Did you know that BME children usually wait longer to find their forever family? And that there are fewer BME adopters than white adopters?

Here at Adopters for Adoption, 16% of children that have been placed for adoption are BME. Although we’re proud of that figure, we’d like to see it rise much higher.

20% of our adoptive families have one or more BME parent, but did you know that you don’t need to be BME to adopt a BME child?

Adopting a BME Child

Although Local Authorities and Family Finders do try to place children with families that share a similar ethnicities and cultures, as this can help support and promote the child’s identity, transracial adoption is also possible. In fact, 4% of our families have a BME child but are not BME themselves. Whilst many potential adopters might say that it doesn’t matter what a child’s ethnic background or culture is, and this is said without any negative intention, in the sense that they can love any child no matter where they are from, a child’s heritage and culture really do matter.

Throughout your assessment with us, your social worker will work with you to discuss your matching considerations, including looking at what strengths and qualities you have to offer a child. Part of this will also look at your own heritage, culture and background, and your local community and support network to ascertain how you could promote a child’s heritage and culture.

Children that are waiting to be adopted have already been through so much in their lives and could have already suffered disruption, separation and loss. It’s incredibly important that their new adoptive family encourage them to keep a connection to their culture, heritage and religion to develop a feeling of self-belonging. This can help them develop pride in who they are and where they come from.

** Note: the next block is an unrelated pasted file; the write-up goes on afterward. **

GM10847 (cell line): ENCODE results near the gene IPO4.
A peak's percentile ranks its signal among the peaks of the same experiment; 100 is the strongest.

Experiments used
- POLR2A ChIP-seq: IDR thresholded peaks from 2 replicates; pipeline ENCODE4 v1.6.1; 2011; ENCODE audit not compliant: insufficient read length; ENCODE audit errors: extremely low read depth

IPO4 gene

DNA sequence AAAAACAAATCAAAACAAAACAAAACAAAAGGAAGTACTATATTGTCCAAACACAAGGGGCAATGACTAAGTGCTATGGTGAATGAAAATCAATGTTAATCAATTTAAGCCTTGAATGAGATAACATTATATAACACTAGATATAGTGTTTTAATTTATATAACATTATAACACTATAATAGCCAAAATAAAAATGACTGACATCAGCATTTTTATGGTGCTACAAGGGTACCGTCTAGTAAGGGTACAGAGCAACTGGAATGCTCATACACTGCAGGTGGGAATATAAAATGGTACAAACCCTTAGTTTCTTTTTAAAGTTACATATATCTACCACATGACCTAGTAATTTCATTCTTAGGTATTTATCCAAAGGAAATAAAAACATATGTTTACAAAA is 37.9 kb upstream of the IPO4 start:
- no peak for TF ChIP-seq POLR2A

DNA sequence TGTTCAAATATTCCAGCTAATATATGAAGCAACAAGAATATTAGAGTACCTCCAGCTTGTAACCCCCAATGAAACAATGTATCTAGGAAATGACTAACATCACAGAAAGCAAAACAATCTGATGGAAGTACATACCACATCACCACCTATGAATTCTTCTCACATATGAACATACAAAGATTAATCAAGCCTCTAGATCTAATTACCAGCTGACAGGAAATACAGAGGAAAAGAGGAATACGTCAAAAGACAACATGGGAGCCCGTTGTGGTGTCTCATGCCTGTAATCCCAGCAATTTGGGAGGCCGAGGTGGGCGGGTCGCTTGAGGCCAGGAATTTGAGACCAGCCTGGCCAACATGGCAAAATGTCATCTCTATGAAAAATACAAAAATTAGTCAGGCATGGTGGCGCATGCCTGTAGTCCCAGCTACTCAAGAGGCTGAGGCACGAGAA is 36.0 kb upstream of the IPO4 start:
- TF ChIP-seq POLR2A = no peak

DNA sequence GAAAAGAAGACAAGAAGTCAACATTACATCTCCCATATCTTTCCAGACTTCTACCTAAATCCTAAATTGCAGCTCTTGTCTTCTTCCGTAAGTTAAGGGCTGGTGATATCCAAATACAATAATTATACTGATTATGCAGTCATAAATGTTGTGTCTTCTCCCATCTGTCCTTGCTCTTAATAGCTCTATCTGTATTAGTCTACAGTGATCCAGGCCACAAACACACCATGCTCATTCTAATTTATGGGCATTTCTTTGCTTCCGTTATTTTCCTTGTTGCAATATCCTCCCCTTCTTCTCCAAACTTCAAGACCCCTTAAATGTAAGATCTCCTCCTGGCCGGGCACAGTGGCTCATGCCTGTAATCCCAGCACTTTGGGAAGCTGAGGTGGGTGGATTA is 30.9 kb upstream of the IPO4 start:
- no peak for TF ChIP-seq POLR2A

First4Adoption, the adoption gateway, offer a selection of online learning modules that you can complete; one of the modules is focused on  Identity, Heritage and Life Story Work. We’d recommend taking a look to find out more.

If you think you could offer a child, any child, a safe and loving home it’s important to be prepared and know about their background and culture. Not only will you be ready for them to ask questions, you will also help them to be confident and proud of who they are and where they are from.

The idea is to create a positive journey for both you and your child, encourage them to embrace differences between cultures and be comfortable with who they are.

No matter if they are black children, white children or children from any other ethnic minority, we encourage you to do your research before adopting a child.